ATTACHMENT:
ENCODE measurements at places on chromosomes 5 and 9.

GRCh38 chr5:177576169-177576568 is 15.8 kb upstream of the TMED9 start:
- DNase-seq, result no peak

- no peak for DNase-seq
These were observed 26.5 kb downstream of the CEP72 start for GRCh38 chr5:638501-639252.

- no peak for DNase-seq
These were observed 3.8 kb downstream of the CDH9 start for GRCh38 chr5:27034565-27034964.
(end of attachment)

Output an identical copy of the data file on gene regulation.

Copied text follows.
ENCODE measurements at places on chromosomes 5 and 9.

GRCh38 chr5:177576169-177576568 is 15.8 kb upstream of the TMED9 start:
- DNase-seq, result no peak

- no peak for DNase-seq
These were observed 26.5 kb downstream of the CEP72 start for GRCh38 chr5:638501-639252.

- no peak for DNase-seq
These were observed 3.8 kb downstream of the CDH9 start for GRCh38 chr5:27034565-27034964.